Watertight Expansion Joints and Construction Sealants by EMSEAL

Sealing Windows with Colorseal-on-a-Reel Considerations

Colorseal-on-a-Reel between aluminum window mullion and precast panel.

Colorseal-on-a-Reel between aluminum window mullion and precast panel.

Patent Pending

Colorseal-on-a-Reel (COR) provides a unique, durable alternative to sealing and insulating window perimeters. In contrast to traditional wet sealing (caulk and backer rod) approaches, COR is tensionless.  This means that tensile stresses that cause liquid sealants to fail are eliminated.  This is true at the bond line and within the cured sealant itself.

In addition, with an R-Value of 2.14 per inch of depth, COR insulates building envelope at the window perimeters.

COR is not for any window job, however.  COR is generally reserved for applications where high-quality windows are being installed into properly detailed window openings.

Like any sealant, COR is only as good as the substrates.  Windows must be properly factory sealed within the units themselves and feature properly tested self-draining weeps.

Preparation of window openings must incorporate best practice flashing methods to direct any water that may get through the window system back out to the face of the structure.

The following conditions are essential in order to successfully use Colorseal-on-a-Reel in window perimeter applications:

Colorseal-on-a-Reel between wood window mullions and air barrier wrapped opening.

1. Window mullions must have adequate depth.

Generally, this means a depth of at least 3-inches (75mm).  This depth is required so that the mounting shims can be held to the back (inside) of the mullions while leaving 2-inches (50mm) of free, clear depth to receive the COR installed from the outside.

2. Window mullions must have smooth sides.

The sides of the window mullion that face the window opening must be flat.  This means no fins or extruded protrusions that result in a cavity beyond the face that is wider than the visible opening.  Mullions that are not smooth through their depth are hard to seal with any method.

They result in insufficient surface area for wet sealant to bond to and a cavity beyond the outer fin that prevents installation of a properly sized backer rod.

For COR, mullion protrusions prevent the installation of a mounting bead of silicone on the window side. In addition they prevent proper sizing. This is because the material must fit past the small opening at the face but then expand into the big void beyond.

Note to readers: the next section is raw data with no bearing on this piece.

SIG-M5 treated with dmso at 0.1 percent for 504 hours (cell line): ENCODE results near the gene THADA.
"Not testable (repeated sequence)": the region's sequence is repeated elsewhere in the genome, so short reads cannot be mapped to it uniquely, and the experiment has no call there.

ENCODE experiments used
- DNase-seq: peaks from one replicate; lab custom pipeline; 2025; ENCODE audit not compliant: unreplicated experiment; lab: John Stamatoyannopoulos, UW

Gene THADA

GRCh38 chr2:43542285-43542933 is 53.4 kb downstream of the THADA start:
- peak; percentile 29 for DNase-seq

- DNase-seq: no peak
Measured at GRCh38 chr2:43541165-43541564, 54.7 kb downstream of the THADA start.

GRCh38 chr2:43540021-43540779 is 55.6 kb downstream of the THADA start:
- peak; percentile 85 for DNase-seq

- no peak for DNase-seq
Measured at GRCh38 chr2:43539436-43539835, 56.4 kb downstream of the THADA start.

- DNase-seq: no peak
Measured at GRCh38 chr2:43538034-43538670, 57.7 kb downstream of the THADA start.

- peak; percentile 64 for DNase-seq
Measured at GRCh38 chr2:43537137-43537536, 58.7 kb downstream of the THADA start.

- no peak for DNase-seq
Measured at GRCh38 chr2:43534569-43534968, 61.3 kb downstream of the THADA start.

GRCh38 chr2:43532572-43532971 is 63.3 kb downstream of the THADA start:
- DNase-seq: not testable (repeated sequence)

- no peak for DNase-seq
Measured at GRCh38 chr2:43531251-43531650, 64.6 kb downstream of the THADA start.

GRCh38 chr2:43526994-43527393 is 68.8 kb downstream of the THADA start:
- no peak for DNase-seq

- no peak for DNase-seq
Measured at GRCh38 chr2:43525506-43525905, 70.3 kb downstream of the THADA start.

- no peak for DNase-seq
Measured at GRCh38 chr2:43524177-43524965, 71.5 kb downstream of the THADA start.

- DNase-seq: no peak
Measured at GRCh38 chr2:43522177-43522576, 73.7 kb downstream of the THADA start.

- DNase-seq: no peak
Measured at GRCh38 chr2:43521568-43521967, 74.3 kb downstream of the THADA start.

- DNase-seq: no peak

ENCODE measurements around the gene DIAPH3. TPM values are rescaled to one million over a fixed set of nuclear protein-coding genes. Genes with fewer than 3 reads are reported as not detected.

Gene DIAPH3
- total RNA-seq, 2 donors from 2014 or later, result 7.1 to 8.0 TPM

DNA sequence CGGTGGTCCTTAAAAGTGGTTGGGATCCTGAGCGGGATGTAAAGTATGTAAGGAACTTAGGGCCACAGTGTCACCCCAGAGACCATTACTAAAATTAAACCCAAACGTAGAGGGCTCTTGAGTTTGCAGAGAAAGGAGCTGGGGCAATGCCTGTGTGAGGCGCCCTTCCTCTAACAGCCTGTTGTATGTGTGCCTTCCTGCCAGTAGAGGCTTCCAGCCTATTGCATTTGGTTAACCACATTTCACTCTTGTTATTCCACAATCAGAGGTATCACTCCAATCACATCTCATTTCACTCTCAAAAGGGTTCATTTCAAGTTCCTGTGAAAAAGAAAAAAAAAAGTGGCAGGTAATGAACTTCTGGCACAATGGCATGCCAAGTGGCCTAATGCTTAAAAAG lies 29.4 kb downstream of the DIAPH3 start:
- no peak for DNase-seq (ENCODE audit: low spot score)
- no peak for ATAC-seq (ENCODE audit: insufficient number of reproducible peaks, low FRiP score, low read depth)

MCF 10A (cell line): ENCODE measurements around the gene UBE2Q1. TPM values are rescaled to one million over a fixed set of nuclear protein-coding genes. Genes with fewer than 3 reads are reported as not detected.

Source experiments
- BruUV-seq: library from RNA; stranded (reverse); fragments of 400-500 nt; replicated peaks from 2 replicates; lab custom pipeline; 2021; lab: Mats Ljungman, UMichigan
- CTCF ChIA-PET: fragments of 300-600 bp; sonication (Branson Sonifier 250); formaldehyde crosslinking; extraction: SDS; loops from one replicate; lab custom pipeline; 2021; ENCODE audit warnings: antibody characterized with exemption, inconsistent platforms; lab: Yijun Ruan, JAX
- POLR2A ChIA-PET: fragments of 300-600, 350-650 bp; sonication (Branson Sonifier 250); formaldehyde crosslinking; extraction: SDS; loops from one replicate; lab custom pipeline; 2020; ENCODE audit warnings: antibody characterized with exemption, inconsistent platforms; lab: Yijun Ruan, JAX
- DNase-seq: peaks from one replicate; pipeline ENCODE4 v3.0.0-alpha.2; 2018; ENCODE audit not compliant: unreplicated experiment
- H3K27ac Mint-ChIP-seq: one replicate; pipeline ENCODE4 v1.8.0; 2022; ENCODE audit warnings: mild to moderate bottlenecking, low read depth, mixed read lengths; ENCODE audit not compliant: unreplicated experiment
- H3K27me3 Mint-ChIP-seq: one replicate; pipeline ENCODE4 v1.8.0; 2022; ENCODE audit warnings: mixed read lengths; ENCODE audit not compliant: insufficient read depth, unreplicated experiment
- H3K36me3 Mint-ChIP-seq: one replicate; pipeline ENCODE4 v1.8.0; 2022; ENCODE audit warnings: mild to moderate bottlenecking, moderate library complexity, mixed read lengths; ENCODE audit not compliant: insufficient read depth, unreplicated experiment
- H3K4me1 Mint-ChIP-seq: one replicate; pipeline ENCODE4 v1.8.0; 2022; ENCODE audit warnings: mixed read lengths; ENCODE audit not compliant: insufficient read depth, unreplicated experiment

Colorseal-on-a-Reel between wood window mullion and air barrier.

3. Window frames must be robust.

COR exerts a back pressure of about 2.5 psi. This is enough to bow cheap extruded window frames. Bowing can affect the operation of moveable panes.  High quality extruded frames that contain adequate internal bracing and stiffening elements are usually fine.  Metal and well-constructed wood residential windows and commercial grade store-front or curtain wall systems are generally fine.

4. Mounting shims must be held back 2-inches (50mm) from the outside face of the window mullion.

As described in (1) above the shims cannot be installed so as to interfere with the the full depth of the COR.  While notching the back of COR can be done within reason, it is not advisable. Notching slows installation and cuts away the foam backing that provides the R-Value.

5. Windows must be centered carefully to reduce joint gap variation.

Maintaining a consistent gap around windows is important for many reasons.  When a gap is too small it simply cannot be properly sealed.  If the joint gaps vary too radically, then seal size switching is required.  Size switching is possible and practical, it just requires more careful measuring so that multiple sizes can be ordered and it makes for a trickier, slower installation.

Reel-packaging, in contrast to ‘stick’ packaging: reduces waste, lowers production costs, makes handling easier, and installation rapid.

6. Care must be taken at joins and at corners.

Of course, care during installation should be taken everywhere.  However, it is critical where the COR butts into the corners of the window opening that proper care is taken to install a bead of liquid sealant (supplied with the COR) into which to embed the end of the COR.

This is true also for where the COR butts into the side of itself and where joins in straight runs are executed.

7. Use a compatible silicone for installation against air barriers.
When installing COR between a window frame and an air barrier (like in the Vicor picture at left) it is important that the silicone chosen by you for the COR is compatible and will adhere to the air barrier.  When you order, let EMSEAL know and we’ll help guide the selection or supply the mounting silicone in a compatible forumulation.

If you can comply with all of the above conditions, you can use Colorseal-on-a-Reel around your windows.

In doing so you will join the ranks of discerning owners and builders who are tired of re-caulking windows and who understand the advantages of doing it right the first time.